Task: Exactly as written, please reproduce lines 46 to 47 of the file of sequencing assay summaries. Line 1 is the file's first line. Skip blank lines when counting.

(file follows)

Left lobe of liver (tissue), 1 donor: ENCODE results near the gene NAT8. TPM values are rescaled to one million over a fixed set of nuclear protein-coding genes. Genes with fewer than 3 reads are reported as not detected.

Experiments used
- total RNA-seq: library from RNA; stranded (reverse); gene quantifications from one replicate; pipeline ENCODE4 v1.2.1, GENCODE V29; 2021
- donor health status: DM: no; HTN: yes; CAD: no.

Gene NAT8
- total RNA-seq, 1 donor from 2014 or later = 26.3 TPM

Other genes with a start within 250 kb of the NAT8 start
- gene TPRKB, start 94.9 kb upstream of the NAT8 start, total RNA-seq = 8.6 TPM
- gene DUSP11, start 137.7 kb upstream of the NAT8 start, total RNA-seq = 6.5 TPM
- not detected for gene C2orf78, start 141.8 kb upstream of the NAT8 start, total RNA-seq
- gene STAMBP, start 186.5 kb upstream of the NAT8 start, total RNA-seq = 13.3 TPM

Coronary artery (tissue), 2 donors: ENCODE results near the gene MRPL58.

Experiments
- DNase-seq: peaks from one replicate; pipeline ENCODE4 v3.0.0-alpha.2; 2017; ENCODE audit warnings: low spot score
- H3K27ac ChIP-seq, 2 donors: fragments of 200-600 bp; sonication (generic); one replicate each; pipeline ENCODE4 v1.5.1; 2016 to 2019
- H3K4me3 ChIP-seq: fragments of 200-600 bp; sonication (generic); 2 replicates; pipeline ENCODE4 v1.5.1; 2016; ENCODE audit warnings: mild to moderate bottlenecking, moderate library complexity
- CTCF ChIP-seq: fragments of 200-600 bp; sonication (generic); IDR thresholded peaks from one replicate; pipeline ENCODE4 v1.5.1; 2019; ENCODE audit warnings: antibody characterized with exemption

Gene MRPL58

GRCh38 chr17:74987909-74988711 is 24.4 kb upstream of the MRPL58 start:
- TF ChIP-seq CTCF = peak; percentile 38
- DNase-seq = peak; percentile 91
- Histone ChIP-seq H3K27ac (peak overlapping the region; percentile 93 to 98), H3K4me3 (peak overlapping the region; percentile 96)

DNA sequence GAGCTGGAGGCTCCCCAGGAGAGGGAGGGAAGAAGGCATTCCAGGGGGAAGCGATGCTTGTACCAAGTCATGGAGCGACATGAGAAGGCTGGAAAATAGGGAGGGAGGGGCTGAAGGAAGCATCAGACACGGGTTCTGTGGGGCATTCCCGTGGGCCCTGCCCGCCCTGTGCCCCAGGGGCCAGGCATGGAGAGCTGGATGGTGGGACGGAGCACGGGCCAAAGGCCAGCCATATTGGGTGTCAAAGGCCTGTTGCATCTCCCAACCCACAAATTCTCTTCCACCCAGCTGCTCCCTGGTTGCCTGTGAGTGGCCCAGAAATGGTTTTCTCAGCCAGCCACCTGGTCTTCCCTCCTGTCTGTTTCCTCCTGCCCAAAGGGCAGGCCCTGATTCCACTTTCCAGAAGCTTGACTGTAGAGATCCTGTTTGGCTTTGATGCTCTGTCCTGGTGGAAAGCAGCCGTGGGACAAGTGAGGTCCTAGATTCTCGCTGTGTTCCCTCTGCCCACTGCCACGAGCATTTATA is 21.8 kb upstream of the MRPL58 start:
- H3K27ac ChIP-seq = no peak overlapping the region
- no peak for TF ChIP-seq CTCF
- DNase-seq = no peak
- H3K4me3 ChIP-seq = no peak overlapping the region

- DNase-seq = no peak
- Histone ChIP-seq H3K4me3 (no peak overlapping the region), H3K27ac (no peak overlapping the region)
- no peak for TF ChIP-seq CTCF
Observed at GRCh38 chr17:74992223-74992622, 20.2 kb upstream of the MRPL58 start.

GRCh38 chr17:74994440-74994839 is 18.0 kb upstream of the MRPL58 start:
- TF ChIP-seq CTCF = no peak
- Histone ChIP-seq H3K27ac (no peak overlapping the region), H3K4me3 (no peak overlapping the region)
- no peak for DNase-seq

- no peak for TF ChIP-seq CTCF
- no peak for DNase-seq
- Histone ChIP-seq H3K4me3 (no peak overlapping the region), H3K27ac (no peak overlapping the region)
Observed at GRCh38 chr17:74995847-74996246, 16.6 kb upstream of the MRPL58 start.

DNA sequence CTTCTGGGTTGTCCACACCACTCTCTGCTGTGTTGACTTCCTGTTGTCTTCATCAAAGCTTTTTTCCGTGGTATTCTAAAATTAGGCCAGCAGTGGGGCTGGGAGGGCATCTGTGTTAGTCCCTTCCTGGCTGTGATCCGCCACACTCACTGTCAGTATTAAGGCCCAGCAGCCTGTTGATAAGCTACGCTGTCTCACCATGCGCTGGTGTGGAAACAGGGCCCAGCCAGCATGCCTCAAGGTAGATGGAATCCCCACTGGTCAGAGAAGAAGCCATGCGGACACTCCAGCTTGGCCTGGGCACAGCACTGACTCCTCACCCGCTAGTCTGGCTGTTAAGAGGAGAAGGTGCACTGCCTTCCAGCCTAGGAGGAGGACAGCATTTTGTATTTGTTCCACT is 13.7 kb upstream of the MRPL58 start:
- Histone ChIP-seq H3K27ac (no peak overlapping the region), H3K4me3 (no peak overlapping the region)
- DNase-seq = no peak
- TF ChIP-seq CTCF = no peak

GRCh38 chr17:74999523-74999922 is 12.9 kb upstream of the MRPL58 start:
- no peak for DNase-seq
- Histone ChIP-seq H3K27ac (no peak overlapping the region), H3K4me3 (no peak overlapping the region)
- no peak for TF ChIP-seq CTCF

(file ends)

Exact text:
- Histone ChIP-seq H3K27ac (no peak overlapping the region), H3K4me3 (no peak overlapping the region)
- no peak for TF ChIP-seq CTCF